Wayfarer, there is no road. We make the road by walking.

--Antonio Machado

A spiritual path will only get you so far.  A particular religious tradition or spiritual discipline may point you in the right direction.  But those determined to follow the Yellow Brick Road will soon find themselves at a crossroads, obliged to ask for directions from some yokel with a head full of straw who obligingly points first one way, then another.  No matter which way you go, you will eventually discover your well-worn path has brought you to a trackless waste.  What now?      

Wilderness treks are a recurring theme in sacred texts.  Moses found God in the wilderness of Sinai after he killed a man.  Elijah fled into the wilderness and hoped that God would put him out of his misery but instead was given a new lease on life.  Jesus was driven into the wilderness by the Holy Spirit and communed not with God but with the devil.  All found something unexpected, and all were sent back where they came from with a new sense of purpose.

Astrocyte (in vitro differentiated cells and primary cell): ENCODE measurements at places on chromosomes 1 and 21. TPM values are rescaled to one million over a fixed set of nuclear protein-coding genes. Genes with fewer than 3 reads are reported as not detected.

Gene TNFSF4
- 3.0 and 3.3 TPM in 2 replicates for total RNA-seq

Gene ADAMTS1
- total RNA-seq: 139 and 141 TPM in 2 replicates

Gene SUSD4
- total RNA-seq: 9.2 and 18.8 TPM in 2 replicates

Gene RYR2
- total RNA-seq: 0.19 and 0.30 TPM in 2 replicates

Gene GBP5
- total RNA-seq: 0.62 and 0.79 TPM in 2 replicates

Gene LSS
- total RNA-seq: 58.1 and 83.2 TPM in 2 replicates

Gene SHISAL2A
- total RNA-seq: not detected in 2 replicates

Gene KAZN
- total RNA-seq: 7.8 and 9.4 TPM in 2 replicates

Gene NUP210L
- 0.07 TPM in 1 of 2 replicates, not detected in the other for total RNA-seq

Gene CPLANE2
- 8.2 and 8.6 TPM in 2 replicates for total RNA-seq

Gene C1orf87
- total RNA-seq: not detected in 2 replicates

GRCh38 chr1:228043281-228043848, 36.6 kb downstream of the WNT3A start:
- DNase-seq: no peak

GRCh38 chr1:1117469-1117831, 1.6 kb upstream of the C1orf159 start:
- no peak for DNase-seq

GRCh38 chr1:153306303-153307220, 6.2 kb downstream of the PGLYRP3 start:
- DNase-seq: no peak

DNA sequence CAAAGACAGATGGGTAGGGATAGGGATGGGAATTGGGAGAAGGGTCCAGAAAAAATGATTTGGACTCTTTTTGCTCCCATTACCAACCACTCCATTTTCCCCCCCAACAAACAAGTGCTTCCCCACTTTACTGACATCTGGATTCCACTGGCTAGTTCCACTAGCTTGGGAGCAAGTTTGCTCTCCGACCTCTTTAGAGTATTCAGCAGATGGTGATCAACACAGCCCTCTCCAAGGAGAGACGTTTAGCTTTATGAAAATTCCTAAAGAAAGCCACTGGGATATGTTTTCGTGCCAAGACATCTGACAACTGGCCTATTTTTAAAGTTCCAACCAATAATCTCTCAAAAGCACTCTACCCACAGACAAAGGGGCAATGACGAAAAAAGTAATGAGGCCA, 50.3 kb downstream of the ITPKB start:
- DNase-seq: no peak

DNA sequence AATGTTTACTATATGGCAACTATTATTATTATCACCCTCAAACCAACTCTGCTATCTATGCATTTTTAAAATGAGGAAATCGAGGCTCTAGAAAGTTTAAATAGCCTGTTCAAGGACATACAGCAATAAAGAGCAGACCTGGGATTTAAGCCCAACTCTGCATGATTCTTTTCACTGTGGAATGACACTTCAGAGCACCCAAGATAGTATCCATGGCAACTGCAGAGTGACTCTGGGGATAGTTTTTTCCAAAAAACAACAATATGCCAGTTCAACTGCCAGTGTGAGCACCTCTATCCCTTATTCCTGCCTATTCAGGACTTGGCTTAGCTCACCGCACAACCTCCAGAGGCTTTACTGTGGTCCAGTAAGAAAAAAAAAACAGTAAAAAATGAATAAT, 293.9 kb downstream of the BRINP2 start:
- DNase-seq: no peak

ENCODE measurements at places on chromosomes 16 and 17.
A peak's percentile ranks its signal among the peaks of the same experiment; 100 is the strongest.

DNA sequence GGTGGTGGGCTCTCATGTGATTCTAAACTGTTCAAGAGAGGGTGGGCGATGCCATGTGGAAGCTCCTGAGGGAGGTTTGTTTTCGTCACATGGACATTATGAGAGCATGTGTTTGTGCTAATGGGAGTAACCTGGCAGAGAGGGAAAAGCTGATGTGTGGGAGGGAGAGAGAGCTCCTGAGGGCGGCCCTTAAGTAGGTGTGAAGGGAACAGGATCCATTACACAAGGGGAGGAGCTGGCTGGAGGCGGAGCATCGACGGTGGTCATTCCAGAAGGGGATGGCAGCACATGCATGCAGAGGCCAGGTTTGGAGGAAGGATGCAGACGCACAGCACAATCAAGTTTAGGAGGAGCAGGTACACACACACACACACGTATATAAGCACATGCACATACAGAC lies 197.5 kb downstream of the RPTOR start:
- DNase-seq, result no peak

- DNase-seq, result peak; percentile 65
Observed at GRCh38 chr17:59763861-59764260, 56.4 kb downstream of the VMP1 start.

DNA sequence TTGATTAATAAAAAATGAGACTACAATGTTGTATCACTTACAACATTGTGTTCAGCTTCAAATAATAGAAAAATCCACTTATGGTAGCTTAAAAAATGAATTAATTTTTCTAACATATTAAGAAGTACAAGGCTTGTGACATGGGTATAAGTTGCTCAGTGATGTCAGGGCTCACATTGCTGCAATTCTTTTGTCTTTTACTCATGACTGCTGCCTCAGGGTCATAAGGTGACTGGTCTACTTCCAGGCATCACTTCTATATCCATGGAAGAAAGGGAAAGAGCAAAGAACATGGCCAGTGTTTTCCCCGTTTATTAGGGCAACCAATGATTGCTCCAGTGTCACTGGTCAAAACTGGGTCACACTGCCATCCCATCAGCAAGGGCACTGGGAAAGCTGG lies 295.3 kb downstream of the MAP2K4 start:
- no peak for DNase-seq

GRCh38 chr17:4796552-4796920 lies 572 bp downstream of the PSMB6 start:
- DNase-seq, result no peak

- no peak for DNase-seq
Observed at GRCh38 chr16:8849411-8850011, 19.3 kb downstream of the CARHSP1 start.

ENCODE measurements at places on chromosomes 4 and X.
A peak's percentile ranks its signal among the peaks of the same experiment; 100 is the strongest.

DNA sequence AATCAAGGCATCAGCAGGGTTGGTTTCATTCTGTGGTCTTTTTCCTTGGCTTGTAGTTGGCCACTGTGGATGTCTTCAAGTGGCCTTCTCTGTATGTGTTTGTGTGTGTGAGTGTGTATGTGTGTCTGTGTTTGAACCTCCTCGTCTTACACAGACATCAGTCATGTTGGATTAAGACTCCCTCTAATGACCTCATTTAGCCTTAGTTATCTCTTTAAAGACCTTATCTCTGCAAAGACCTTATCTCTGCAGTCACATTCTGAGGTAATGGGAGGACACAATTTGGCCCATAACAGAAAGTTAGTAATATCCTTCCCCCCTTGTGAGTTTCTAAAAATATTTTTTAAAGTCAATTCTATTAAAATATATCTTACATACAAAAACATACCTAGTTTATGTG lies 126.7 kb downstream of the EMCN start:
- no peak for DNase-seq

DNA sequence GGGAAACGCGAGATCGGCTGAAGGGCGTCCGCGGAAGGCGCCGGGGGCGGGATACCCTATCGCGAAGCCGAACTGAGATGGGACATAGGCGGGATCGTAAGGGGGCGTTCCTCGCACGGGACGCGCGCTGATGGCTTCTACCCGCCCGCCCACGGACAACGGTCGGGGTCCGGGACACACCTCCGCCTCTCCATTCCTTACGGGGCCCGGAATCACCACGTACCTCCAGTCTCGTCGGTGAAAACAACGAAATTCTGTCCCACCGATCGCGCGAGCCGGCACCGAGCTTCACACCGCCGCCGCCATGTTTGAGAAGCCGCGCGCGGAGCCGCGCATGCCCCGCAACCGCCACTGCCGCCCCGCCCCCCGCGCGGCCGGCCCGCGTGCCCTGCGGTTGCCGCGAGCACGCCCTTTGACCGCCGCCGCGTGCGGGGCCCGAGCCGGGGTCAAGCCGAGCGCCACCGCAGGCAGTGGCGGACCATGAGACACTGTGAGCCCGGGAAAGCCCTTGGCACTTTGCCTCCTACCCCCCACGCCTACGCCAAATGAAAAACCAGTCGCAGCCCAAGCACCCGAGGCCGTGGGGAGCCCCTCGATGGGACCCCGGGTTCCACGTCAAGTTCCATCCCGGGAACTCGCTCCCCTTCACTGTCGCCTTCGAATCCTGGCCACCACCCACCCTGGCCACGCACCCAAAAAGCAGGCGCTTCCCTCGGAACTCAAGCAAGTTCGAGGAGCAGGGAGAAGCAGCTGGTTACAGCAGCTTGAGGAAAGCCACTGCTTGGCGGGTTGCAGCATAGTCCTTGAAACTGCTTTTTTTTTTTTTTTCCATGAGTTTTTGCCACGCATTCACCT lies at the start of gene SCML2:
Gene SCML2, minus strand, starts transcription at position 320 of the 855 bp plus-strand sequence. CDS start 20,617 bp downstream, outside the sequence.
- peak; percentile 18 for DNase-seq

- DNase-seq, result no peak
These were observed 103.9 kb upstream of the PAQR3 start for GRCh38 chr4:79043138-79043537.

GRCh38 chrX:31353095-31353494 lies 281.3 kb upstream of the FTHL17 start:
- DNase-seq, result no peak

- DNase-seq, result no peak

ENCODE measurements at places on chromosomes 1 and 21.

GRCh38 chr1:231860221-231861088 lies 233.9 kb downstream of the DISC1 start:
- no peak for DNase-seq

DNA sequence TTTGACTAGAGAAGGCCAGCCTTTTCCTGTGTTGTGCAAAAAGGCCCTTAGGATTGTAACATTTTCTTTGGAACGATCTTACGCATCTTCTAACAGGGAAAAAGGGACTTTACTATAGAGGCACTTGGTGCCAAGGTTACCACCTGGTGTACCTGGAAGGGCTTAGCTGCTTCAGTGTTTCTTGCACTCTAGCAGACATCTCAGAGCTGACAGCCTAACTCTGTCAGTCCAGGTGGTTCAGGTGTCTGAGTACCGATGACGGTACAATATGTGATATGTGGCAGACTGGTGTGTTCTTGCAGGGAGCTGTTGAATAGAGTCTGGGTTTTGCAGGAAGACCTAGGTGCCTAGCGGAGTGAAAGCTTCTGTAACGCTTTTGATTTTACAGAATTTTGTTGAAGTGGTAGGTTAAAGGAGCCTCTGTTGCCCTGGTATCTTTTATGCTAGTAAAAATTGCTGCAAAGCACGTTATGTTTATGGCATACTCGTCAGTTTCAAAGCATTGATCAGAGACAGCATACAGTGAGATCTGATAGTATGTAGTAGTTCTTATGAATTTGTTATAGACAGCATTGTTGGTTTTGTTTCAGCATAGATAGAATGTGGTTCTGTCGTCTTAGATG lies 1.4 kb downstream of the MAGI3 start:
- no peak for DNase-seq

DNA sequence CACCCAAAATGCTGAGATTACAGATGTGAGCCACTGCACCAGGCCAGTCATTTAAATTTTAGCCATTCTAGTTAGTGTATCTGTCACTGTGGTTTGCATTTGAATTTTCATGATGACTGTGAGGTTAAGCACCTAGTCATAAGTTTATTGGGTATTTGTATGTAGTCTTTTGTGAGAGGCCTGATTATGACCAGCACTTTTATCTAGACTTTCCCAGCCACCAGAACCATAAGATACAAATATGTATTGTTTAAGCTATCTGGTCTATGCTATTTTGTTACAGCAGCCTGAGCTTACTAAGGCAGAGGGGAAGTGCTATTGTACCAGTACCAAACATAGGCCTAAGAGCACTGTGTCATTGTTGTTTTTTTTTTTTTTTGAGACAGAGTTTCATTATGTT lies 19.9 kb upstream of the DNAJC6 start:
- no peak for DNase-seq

The multitude who are content merely to seek God can set out in almost any direction in the forlorn hope that their destination lies just beyond the horizon.  To seek God elsewhere is a fool’s errand.  To follow in another’s footsteps can only lead you to his or her destination rather than to your own.  To find God, you have to make your own way.  It takes courage and a certain homing instinct.  Then it’s just a matter of putting one foot in front of the other.

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